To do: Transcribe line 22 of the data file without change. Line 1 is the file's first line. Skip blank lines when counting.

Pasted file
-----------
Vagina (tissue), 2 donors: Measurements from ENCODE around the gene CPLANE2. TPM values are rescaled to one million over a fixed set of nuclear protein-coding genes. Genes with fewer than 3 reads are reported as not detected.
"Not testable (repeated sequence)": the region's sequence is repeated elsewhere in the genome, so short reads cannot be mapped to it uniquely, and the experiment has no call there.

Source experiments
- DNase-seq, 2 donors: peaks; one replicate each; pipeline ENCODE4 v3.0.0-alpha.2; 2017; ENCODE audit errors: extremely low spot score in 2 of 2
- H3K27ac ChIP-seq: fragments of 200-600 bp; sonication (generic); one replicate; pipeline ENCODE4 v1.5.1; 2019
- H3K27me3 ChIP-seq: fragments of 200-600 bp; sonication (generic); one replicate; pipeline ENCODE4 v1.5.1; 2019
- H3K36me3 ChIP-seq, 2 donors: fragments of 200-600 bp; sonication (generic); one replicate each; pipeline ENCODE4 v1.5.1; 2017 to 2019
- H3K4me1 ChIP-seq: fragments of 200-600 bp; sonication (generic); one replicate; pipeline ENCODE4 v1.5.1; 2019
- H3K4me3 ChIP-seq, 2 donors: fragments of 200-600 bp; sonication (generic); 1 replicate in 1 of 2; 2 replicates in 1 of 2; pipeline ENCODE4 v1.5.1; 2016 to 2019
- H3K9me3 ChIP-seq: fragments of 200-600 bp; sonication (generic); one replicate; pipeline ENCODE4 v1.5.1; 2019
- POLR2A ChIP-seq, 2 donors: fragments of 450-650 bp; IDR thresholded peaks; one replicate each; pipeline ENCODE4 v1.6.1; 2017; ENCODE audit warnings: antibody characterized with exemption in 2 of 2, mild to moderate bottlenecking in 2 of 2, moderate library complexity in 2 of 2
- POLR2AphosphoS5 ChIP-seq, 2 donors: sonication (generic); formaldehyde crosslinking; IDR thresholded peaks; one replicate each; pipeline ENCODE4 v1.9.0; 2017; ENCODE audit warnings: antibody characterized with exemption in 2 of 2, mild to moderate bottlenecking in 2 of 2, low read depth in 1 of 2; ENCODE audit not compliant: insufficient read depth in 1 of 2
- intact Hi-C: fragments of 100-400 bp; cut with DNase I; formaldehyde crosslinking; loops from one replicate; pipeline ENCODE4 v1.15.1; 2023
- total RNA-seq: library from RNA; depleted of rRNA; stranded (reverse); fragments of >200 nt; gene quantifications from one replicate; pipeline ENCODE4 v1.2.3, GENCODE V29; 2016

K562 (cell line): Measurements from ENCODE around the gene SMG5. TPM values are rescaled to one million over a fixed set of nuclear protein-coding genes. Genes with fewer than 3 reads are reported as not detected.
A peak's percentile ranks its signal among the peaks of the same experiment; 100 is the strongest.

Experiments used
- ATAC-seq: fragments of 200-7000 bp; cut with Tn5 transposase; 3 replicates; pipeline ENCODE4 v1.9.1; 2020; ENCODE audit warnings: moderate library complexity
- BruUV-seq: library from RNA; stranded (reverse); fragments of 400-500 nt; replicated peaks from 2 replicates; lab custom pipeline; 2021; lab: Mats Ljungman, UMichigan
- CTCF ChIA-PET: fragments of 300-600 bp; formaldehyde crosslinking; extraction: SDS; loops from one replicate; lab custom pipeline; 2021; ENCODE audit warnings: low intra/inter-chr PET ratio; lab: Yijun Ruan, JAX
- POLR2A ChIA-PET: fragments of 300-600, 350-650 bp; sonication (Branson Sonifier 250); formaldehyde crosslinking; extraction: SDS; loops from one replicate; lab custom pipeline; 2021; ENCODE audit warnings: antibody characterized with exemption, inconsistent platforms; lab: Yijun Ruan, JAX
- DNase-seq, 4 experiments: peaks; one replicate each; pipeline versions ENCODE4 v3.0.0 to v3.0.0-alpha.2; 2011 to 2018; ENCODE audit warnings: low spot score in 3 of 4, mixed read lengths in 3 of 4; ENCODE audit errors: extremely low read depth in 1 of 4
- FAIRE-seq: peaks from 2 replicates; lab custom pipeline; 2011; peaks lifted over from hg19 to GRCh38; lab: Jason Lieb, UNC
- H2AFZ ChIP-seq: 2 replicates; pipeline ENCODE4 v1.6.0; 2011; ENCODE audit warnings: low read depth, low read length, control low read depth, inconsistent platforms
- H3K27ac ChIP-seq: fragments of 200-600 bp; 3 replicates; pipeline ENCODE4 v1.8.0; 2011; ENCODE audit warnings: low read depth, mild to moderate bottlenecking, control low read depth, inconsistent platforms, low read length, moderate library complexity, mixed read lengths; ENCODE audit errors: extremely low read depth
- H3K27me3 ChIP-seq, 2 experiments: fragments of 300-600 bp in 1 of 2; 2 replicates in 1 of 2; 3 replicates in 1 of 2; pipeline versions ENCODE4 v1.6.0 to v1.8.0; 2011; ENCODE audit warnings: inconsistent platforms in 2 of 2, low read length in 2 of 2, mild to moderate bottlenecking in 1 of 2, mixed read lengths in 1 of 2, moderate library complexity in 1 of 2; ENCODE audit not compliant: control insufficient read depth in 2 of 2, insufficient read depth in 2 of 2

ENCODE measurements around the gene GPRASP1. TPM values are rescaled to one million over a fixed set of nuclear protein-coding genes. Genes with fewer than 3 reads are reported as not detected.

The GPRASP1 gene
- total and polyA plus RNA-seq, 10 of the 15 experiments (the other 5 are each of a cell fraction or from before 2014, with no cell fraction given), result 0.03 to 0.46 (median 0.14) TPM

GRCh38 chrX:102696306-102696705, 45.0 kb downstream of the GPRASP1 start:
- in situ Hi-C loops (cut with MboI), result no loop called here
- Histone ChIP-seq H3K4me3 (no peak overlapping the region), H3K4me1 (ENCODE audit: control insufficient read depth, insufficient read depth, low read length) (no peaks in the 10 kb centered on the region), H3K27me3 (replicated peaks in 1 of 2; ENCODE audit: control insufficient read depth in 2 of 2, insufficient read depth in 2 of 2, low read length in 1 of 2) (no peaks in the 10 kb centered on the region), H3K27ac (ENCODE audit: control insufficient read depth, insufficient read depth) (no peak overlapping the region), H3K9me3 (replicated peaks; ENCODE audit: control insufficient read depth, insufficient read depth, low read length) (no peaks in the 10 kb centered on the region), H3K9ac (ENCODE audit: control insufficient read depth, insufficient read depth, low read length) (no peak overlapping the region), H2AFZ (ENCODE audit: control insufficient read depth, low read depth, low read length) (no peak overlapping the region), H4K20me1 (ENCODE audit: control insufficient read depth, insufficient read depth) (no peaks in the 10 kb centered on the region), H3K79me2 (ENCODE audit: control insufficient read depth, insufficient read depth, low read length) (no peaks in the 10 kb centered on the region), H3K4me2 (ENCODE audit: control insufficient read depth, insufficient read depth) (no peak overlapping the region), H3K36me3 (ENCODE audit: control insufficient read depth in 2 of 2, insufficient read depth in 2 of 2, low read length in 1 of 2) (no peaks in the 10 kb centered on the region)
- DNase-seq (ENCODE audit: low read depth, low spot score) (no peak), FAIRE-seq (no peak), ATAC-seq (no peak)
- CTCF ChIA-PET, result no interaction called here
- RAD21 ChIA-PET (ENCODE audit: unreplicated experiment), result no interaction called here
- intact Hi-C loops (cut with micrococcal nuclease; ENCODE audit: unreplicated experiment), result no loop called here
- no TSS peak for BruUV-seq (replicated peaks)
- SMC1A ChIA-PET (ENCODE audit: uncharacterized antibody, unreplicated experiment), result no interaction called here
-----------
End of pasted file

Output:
- DNase-seq, 4 experiments: peaks; one replicate each; pipeline versions ENCODE4 v3.0.0 to v3.0.0-alpha.2; 2011 to 2018; ENCODE audit warnings: low spot score in 3 of 4, mixed read lengths in 3 of 4; ENCODE audit errors: extremely low read depth in 1 of 4